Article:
“They have not met the city’s basic needs,” City Administrator Fred Zorn said recently. “In particular, dogs have been turned away. The contract is real simple. You’re supposed to be able to accept — at any time — dogs from Southfield residents.  … We’ve had our purchasing agent and outside entities do the review, and they didn’t meet the criteria.”

Manion also outlined a handful of issues he said the city has been experiencing with the group historically and recently.

During the meeting, Manion said several Almost Home employees had made “open and veiled threats” against city employees, failed to accept animals brought in by the Southfield Police Department, failed to accept animals surrendered by Southfield residents, failed to adhere to safety protocols, spayed and/or neutered animals without the permission of owners, and that Southfield residents had been denied adoptions because of their residency.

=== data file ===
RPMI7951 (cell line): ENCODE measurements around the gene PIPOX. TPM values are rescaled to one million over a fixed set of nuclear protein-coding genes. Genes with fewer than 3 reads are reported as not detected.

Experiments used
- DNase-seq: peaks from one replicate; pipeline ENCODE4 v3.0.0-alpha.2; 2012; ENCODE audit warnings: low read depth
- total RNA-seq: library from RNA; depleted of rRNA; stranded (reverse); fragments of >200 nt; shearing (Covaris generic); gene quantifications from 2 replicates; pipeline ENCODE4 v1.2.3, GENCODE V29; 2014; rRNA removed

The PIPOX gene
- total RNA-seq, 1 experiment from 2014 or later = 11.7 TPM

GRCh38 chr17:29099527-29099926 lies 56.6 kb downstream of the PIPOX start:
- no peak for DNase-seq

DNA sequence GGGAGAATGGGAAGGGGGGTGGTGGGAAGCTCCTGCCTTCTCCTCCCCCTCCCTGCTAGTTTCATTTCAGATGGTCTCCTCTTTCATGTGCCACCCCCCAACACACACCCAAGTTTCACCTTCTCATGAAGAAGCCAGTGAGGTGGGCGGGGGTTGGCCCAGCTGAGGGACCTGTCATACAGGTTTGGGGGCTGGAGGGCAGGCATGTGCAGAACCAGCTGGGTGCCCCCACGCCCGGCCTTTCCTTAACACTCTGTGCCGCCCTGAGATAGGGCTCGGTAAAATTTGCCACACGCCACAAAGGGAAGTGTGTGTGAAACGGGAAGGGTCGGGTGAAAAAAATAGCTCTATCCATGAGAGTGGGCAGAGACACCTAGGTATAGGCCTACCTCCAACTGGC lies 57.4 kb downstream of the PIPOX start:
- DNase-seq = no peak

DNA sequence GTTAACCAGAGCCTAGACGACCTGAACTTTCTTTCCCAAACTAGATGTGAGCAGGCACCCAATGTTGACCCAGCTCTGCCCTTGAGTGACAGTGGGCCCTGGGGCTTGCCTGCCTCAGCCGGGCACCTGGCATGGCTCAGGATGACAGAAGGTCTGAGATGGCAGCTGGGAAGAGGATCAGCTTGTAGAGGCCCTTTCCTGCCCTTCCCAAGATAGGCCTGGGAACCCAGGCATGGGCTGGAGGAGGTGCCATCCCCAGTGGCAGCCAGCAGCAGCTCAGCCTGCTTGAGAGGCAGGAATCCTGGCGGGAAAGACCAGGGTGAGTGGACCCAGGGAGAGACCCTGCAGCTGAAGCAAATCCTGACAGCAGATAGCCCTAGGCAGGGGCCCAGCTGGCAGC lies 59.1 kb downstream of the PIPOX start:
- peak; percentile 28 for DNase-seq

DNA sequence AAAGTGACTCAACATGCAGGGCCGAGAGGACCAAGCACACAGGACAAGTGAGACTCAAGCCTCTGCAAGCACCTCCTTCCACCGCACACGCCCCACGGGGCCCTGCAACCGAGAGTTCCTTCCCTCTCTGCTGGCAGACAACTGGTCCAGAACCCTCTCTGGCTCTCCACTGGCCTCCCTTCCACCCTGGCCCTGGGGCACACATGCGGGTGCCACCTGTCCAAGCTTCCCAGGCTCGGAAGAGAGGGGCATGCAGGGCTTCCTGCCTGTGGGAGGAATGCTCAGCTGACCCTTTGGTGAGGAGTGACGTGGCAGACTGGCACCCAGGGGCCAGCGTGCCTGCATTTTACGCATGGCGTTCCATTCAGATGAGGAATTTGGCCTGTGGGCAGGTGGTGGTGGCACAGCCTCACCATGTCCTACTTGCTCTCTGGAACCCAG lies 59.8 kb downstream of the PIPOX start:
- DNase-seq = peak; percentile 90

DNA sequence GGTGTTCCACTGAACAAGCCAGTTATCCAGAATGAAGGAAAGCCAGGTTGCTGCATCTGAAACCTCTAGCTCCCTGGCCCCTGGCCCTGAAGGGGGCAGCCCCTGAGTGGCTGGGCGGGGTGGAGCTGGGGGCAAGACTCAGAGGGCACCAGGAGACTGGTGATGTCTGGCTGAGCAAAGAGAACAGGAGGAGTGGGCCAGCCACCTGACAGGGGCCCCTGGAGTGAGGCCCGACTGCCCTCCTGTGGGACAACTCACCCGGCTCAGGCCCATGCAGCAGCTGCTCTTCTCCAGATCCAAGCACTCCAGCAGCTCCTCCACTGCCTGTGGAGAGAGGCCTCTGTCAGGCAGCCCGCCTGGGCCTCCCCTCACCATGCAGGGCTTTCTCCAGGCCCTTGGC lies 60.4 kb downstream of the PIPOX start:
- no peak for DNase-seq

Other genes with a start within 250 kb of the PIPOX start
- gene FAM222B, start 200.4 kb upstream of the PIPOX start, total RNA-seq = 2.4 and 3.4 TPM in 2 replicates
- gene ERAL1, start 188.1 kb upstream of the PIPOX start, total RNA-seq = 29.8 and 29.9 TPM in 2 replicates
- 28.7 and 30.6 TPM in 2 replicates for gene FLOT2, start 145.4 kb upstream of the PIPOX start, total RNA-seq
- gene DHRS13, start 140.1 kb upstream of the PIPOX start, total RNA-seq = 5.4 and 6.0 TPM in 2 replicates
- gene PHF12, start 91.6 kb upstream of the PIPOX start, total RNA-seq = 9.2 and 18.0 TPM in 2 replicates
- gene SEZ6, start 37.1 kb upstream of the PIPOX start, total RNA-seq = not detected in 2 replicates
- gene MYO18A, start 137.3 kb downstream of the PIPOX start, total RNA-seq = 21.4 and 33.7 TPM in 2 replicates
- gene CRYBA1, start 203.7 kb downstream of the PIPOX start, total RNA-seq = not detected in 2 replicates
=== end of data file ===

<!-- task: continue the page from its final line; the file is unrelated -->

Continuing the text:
Zorn said that Almost Home “followers” recently made threats against himself, city employees and Animal Control Officer Shannon Hamilton by publishing home addresses, phone numbers and personal information.

“I can’t control these volunteers. My employees have not made any threats,” Montgomery-Schwartz said. “The volunteers are very passionate. They go against what I want and I can’t stop them. It’s not my fault they’re upset.”

Zorn said that at press time, the city was not seeking any legal action against the volunteers for the alleged threats.